I was listening to a TED Talk yesterday. Well, it was really a TED discussion. Chris Anderson was interviewing Elon Musk—you know, the genius behind Tesla, SpaceX, SolarCity, Hyperloop, etc.—and the discussion was fascinating!
I always enjoy hearing Elon speak about the projects he's working on. He doesn't seem constrained by the limits most people put on what could be possible. If there's a problem, no matter how unsolvable it may seem, he comes up with a grand solution and presents it in a matter-of-fact "yeah, we can totally do this" fashion.
He spent a good part of the discussion answering questions about The Boring Company, one of his latest brainchildren, and how he's looking to solve Los Angeles congestion by digging down instead of building up—totally rethinking the way we dig tunnels to create a massive underground network potentially allowing a vehicle to get from Westwood to LAX in six minutes. It's nuts. I love it!
But what really caught my attention was when the conversation turned to SpaceX and Elon's ideas for a Mars colony. He and Chris were talking about a future where we, as humans, are a space-faring multi-planet species. And I think most of us, myself certainly included, just assumed this is what the future holds. But Elon made it very clear that this destiny is not by any means imminent.
Elon explained, "Then there's becoming a multi-planet species and space-faring civilization. This is not inevitable. It's very important to appreciate this is not inevitable."
He then mentioned the space program, "If you look at the progress in space, in 1969 you were able to send somebody to the moon. 1969. Then we had the Space Shuttle. The Space Shuttle could only take people to low Earth orbit. Then the Space Shuttle retired, and the United States could take no one to orbit. So that's the trend. The trend is like down to nothing."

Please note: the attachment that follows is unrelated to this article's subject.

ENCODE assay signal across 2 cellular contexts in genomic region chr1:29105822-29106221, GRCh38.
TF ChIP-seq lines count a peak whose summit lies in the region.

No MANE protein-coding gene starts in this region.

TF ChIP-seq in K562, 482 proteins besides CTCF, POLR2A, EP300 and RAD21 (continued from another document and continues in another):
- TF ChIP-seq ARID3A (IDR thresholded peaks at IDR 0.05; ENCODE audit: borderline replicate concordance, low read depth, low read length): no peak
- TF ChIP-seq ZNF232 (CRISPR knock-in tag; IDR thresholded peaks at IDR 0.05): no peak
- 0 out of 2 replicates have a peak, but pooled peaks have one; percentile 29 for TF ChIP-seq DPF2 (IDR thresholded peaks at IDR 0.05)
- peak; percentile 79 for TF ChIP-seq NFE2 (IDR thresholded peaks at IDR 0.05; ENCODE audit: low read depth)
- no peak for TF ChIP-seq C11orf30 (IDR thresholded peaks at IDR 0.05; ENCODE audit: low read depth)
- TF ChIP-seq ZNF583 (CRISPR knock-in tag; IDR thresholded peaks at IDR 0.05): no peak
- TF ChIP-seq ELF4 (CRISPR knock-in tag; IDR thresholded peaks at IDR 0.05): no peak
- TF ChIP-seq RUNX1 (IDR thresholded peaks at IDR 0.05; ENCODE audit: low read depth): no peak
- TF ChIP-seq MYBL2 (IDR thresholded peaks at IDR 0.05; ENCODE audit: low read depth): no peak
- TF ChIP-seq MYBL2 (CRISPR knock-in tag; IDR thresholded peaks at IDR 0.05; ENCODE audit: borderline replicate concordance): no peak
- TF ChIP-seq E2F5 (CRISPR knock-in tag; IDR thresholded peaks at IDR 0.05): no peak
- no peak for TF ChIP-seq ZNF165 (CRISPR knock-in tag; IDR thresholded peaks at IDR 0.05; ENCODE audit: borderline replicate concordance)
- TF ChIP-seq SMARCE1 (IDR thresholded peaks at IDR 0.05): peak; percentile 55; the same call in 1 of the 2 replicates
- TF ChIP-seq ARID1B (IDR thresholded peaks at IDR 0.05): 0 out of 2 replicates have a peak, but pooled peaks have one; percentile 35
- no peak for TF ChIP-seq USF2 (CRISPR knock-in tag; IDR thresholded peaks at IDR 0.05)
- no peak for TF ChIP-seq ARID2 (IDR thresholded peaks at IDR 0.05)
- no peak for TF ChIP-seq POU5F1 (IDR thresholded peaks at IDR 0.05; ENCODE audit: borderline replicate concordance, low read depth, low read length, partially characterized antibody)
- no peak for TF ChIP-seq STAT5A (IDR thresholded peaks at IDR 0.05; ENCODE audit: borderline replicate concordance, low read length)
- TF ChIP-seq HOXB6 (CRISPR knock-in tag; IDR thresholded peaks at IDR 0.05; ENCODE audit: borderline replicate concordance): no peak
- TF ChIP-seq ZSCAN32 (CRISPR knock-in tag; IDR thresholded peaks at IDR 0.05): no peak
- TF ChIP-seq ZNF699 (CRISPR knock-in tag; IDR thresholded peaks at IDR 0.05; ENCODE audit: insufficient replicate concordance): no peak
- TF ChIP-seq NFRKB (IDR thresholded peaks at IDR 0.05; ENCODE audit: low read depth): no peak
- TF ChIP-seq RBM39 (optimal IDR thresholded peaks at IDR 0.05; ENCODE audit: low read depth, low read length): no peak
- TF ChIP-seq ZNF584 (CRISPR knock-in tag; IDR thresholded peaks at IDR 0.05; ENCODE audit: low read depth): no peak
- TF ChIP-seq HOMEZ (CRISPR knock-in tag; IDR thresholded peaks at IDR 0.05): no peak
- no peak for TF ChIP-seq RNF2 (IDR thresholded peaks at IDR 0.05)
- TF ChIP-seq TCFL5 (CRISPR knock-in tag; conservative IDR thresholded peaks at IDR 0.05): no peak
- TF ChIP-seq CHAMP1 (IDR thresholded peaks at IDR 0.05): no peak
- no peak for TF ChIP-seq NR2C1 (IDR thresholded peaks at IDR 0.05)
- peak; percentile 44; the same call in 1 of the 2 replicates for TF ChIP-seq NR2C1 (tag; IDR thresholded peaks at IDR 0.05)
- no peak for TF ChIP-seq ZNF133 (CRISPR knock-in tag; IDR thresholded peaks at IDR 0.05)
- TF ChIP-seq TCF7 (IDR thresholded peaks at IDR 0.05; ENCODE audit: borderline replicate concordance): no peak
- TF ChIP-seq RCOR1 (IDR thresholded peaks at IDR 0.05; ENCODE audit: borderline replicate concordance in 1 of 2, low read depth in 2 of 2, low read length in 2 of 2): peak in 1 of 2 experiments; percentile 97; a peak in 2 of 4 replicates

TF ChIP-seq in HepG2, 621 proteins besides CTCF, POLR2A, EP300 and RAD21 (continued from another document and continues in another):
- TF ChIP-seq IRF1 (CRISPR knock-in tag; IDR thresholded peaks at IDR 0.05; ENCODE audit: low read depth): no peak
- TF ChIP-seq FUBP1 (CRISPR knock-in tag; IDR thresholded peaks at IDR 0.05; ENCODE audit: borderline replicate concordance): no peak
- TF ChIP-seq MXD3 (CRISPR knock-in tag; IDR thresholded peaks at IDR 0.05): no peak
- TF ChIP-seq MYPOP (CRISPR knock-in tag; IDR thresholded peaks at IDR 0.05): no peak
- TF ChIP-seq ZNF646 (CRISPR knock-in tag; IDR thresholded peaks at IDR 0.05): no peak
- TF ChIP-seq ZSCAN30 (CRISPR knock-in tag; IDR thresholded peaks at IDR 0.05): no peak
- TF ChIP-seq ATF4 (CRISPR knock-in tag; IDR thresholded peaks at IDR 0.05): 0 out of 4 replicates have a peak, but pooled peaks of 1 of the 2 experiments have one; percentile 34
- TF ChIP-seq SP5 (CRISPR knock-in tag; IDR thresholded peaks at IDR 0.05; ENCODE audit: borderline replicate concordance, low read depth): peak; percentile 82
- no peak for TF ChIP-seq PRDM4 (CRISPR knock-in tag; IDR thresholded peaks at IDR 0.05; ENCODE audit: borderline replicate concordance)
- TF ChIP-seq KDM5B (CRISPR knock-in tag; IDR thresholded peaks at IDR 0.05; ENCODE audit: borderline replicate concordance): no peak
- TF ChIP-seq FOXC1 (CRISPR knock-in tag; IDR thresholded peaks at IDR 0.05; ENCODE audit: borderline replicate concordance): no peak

I never thought about that. I guess I, probably like most people, just thought that we're naturally getting better and better; that progress just happens as a fixed course. But Elon rebutted that mindset and said, "People are mistaken when they think that technology just automatically improves. It does not automatically improve. It only improves if a lot of people work very hard to make it better, and actually it will, I think, by itself degrade, actually."
He then mentioned how the Ancient Egyptians developed the technology to build the great pyramids, but then forgot how to do it. And the Romans built the magnificent aqueducts, and then forgot how to do it.
How many times in our own experience have we tried to do something we once were great at and mess it up royally? We get out of practice … and we forget. And if we don't put effort into improving, growing, tweaking, and sometimes completely reinventing, we'll get stale and eventually go backward.
Our businesses need constant attention. We can't get too comfortable. We can't just go forward for years in the status quo. Because the market is constantly changing, our customers' needs are constantly changing, and the way in which we process, deliver, source, and serve should always be adaptable to meet those needs.
And sometimes we have to look at our situations completely objectively. We must let go of all the constraints that we put our minds in and think, "What if!?" What if we dig tunnels instead of going up? What if we retire our old low-orbiting space shuttle and build a new kind of rocket that will take us much, much further? What if we break out of the path that we're stuck in and think about going to new worlds instead?
You can do anything. Your business isn't limited by where it is right now or the way it's always done stuff. Go ahead and break the mold.
Please listen to the TED Talk here: https://www.ted.com/talks/elon_musk_the_future_we_re_building_and_boring?language=en
Marty Johnson, AMBC Director of Marketing | askunclemarty.com